Creating the Purposeful Photograph For Viewing

I set up the camera carefully. Take my time, find my view, then adjust it. Ever so slightly. A little more of this, a little less of that. What you leave out is just as important as what you leave in a photograph.

You can see the whole process here. And it is a process. Bit by bit, a photograph is constructed. I shoot film so it’s a process that begins with loading 4×5 film into film holders in a dark bag and ends after the shoot, the fine-tuning, the focus and exposure, back in the dark bag unloading the film into a developing tank, mixing chemicals, processing the film, drying it and then either printing a photograph in my darkroom or scanning the negative, often both.

What for? Seriously, why bother? Where are these photographs going to be seen? The ends have to justify the means, no?

I can say I enjoy the process, especially shooting 4×5, but what does that process get me if the end result is a glance for three seconds. What good is having ultra-high quality and control if no one ever sees that quality?

What matters at all if they only stop to look for 2s or 3s tops?

This is the example of viewing photographs on Instagram and why I am not interested in that as a delivery platform. It just doesn’t support photography. Look at the intervals of a typical user, a film shooter in fact, glancing and liking my photos.

It doesn’t honor the effort, the nuance of the photograph. It’s just a heart-generator and an ad-revenue delivery system for some corporation, and ultimately, it’s a poor delivery system for seeing photography.

One I don’t have to accept for my art. I’m tech beat!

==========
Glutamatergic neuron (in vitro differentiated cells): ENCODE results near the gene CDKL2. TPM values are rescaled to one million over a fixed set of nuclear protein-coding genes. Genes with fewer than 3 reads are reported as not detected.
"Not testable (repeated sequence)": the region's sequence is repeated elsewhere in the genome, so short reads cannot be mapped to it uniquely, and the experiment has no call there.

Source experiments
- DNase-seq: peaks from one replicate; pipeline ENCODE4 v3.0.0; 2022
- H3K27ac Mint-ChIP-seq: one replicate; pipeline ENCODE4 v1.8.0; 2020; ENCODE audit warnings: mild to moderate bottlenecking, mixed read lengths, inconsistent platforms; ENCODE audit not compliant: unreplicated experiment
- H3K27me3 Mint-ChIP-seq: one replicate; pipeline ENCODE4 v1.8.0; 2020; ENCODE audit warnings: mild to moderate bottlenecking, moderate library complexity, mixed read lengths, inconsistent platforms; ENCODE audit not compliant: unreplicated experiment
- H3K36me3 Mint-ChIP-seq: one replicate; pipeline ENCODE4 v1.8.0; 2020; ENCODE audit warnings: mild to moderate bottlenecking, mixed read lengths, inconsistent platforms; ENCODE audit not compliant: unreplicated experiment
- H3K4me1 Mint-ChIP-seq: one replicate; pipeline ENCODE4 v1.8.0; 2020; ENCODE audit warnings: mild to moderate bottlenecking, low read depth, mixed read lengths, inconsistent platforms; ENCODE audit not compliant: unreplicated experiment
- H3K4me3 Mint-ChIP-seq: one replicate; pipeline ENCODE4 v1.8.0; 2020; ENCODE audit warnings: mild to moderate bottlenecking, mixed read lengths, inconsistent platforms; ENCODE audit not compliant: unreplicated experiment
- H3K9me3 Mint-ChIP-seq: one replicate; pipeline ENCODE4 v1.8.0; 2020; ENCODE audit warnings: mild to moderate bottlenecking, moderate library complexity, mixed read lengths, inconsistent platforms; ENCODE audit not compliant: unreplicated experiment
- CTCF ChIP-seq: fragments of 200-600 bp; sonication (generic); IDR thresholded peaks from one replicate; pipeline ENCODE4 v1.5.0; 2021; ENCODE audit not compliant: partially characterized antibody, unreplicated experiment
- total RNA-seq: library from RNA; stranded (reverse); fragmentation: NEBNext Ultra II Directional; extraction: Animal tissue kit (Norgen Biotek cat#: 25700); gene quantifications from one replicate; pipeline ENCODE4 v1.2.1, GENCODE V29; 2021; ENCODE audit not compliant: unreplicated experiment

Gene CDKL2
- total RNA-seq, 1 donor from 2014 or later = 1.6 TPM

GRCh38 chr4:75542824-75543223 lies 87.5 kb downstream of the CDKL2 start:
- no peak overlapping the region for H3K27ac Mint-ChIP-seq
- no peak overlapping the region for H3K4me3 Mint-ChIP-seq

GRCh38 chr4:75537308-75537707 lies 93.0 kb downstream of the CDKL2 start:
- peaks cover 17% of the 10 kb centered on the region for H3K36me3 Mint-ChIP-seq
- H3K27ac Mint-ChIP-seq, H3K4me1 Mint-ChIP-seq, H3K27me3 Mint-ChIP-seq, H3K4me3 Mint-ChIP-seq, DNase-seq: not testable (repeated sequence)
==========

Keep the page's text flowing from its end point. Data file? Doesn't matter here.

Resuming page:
There is a feeling you get when someone LIKES or HEARTS your photo, but what is it really? Do they simply LIKE and HEART everything you post? Because it’s you? Are they really responding to their connection to you more than the photograph? Are we learning anything about making good photographs as a result of these LIKES and HEARTS?

I suspect not. We’re just getting a dopamine fix that someone patted us on the back. And we think we’re doing pretty good.

That’s not enough for me. I do photography to make photographs. Large prints that are framed and can be seen and looked at for longer than 2-3 seconds.

Otherwise, just point the phone out the window and grab the shot–it’s good enough for the phone delivery medium and we’ll get the same reaction–LIKE and HEART, and the same exact glance as we get now regardless of the process.

It’s why movies need to be seen on a big screen. There’s no immersion into the film if you’re watching Star Wars on your phone. You can say you saw it, but in fact, you missed it.

It’s why art in a text book or online can’t compete with a walk through an art gallery or museum. The Louvre, don’t even get me started–you haven’t seen art until you’ve been through a place like that. The space only adds to the experience.

And right now, there is no experience on the phone, on Instagram, for 2-3 seconds, none that is worth my time as a film photographer in the process of making art, making photographs.

A comment on this story that sums it up.

Want to support my shows? You can, just visit this link at Paypal, or go to to add your monthly contribution to keep the lights on!

Check out my YouTube Channel of Photography Talks: my 6×6 Portraits Blog (you’re here) and my Daily Photography Podcast. Thanks!

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